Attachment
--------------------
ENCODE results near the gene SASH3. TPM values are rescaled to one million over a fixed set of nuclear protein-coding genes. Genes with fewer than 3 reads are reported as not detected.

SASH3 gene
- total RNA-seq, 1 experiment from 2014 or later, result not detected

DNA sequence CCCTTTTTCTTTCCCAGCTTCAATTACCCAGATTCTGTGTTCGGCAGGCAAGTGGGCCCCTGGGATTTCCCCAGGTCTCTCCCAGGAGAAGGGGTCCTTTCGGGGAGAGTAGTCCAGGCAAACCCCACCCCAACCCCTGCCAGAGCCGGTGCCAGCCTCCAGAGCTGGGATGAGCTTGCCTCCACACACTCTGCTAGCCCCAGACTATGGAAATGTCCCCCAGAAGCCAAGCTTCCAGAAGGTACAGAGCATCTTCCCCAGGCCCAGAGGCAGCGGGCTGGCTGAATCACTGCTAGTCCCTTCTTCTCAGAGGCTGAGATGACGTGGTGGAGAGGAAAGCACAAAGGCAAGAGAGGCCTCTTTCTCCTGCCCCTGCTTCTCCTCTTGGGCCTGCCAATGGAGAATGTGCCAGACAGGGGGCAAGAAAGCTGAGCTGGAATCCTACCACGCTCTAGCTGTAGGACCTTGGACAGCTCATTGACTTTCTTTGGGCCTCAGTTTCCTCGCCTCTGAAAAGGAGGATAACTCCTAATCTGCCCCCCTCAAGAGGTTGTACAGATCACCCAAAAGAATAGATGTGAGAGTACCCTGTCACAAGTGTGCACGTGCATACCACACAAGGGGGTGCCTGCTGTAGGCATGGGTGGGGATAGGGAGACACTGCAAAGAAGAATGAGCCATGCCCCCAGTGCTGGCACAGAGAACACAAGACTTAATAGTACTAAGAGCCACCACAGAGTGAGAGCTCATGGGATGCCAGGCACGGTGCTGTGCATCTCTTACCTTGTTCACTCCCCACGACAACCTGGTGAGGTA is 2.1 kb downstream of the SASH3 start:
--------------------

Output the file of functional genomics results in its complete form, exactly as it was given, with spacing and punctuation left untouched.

ENCODE results near the gene SASH3. TPM values are rescaled to one million over a fixed set of nuclear protein-coding genes. Genes with fewer than 3 reads are reported as not detected.

SASH3 gene
- total RNA-seq, 1 experiment from 2014 or later, result not detected

DNA sequence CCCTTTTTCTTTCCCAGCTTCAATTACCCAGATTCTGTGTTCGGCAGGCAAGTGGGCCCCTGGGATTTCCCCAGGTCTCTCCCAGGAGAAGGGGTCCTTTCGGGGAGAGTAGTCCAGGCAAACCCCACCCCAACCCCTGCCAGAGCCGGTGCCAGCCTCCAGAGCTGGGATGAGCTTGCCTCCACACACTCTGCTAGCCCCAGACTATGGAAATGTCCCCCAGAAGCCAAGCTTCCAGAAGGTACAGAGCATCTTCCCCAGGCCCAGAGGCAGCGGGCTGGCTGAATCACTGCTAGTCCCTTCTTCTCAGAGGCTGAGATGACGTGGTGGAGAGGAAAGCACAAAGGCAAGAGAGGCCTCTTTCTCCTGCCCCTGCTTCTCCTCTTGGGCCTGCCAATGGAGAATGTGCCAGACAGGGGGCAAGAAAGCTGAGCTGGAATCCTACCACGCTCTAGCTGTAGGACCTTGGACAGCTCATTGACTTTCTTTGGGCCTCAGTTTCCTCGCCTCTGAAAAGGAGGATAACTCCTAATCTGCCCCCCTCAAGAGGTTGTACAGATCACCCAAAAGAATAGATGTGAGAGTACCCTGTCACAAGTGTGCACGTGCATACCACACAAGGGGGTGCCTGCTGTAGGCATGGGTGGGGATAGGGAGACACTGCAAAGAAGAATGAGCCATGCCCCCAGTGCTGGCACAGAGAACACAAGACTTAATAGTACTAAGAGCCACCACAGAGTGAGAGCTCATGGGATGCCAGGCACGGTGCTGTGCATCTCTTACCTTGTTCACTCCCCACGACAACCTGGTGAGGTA is 2.1 kb downstream of the SASH3 start: